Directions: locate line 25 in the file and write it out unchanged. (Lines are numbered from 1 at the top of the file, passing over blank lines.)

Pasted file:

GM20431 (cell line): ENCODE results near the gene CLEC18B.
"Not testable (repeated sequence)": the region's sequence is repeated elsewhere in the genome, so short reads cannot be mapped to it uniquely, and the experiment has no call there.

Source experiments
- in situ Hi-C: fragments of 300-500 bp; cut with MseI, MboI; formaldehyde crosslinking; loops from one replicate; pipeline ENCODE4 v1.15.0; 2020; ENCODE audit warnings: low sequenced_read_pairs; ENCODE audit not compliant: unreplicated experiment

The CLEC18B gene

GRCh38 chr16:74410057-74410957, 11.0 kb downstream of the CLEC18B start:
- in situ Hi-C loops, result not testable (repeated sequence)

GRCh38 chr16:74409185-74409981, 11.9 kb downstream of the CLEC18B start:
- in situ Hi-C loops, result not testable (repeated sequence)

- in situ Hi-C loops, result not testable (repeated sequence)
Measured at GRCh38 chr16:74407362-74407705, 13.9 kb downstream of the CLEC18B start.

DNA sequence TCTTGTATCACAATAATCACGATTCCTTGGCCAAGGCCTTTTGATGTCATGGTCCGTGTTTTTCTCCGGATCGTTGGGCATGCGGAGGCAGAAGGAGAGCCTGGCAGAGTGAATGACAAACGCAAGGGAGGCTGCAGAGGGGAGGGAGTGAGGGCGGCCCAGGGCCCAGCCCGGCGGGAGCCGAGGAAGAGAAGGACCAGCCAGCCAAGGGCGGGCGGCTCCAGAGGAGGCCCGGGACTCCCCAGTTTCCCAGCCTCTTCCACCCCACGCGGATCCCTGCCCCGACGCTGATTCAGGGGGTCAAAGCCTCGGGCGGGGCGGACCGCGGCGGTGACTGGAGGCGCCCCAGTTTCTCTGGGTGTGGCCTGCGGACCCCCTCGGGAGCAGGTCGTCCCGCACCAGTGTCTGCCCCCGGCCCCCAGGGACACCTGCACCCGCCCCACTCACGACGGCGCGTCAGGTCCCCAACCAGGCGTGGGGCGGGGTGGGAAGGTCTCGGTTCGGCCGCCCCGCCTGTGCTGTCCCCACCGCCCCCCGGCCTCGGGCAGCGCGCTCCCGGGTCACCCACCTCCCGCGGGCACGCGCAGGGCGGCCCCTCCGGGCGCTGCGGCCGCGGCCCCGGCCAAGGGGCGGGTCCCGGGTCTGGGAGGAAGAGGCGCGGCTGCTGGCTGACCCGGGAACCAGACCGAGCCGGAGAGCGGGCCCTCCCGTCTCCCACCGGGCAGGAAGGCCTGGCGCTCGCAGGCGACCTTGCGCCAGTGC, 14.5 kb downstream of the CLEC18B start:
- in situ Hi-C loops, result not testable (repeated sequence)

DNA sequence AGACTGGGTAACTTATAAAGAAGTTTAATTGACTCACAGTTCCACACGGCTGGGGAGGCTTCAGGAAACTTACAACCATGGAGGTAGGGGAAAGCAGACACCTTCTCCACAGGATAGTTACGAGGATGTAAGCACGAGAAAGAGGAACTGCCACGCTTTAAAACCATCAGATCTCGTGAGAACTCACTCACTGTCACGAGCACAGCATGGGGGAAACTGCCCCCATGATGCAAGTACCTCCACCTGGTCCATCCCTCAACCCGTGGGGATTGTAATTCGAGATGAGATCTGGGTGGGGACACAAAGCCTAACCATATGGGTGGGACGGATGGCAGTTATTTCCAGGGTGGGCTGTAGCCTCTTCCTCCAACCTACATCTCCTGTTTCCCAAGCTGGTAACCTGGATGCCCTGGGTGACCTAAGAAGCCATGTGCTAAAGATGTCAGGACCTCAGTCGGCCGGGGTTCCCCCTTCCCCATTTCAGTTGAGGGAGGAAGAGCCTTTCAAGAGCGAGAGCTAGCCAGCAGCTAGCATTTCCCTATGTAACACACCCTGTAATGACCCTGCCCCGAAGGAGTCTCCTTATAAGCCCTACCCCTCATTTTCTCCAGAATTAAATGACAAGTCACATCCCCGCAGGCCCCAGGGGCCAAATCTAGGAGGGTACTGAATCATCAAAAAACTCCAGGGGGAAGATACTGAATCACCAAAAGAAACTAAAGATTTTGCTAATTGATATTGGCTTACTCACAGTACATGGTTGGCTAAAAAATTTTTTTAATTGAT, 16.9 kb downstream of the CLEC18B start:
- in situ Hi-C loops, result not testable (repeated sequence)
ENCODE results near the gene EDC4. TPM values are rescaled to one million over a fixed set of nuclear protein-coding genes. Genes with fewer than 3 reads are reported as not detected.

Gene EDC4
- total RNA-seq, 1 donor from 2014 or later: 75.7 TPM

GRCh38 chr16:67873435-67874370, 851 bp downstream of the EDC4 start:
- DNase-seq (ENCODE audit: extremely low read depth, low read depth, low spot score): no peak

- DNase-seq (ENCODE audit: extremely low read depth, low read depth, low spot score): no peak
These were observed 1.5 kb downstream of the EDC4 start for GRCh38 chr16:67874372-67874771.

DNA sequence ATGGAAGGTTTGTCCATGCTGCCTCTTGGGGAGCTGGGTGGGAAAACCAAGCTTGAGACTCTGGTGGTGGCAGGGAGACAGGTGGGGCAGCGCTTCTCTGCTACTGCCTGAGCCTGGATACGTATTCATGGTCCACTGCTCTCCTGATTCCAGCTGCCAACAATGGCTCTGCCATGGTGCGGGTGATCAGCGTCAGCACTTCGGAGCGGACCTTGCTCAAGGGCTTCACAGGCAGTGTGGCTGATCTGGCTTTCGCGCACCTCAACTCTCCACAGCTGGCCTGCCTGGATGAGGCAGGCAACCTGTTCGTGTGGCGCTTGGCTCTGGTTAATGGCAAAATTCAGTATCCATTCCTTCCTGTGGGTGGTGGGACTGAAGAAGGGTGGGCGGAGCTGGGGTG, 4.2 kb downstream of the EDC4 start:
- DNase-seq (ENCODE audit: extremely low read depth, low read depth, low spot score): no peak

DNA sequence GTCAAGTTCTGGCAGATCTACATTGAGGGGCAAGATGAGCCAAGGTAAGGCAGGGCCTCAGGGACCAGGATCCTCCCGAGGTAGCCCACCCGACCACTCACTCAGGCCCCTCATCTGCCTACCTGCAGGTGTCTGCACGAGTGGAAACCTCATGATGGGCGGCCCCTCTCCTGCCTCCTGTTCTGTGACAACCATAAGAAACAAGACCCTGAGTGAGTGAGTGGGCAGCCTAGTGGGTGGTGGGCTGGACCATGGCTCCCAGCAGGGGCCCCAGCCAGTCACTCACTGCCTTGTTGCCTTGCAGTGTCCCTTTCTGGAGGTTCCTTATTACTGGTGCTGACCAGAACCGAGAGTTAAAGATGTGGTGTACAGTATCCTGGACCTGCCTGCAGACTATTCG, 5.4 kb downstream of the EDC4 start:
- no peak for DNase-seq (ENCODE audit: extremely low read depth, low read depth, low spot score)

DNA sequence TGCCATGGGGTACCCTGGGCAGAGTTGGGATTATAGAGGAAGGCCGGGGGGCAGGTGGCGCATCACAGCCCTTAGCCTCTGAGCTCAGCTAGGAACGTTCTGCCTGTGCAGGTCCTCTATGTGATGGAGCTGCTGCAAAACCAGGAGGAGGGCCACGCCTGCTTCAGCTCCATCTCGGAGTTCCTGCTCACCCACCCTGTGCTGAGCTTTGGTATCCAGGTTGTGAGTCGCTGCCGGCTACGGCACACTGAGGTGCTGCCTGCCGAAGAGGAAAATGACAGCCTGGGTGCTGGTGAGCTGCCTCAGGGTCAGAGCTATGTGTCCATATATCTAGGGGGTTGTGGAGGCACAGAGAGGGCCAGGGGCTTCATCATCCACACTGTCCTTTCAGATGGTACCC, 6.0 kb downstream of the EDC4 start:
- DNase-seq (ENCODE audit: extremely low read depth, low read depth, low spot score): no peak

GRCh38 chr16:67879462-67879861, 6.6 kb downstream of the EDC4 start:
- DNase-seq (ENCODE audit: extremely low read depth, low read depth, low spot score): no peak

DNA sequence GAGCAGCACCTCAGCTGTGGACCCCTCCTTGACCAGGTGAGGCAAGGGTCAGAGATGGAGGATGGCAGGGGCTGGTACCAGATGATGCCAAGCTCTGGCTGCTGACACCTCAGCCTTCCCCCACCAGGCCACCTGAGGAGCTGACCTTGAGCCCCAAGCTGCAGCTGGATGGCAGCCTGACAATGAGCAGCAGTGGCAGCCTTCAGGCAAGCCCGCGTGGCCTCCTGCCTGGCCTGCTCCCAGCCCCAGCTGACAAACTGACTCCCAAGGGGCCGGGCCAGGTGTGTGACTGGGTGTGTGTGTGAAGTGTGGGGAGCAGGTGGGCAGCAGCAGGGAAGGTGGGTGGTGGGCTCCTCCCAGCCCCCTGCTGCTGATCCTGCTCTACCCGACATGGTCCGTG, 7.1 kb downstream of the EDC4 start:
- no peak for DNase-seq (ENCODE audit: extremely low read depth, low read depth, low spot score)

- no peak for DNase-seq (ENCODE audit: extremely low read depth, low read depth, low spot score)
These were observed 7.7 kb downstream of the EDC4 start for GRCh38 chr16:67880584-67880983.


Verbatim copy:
DNA sequence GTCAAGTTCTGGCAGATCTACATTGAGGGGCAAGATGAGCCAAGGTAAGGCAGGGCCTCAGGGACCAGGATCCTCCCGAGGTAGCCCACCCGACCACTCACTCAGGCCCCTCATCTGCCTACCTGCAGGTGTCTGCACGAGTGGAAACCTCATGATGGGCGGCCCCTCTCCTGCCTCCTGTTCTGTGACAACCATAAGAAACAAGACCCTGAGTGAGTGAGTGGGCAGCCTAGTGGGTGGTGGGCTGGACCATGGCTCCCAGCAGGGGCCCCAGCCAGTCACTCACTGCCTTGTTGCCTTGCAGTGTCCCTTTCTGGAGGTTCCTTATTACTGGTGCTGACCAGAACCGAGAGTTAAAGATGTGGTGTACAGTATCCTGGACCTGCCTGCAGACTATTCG, 5.4 kb downstream of the EDC4 start: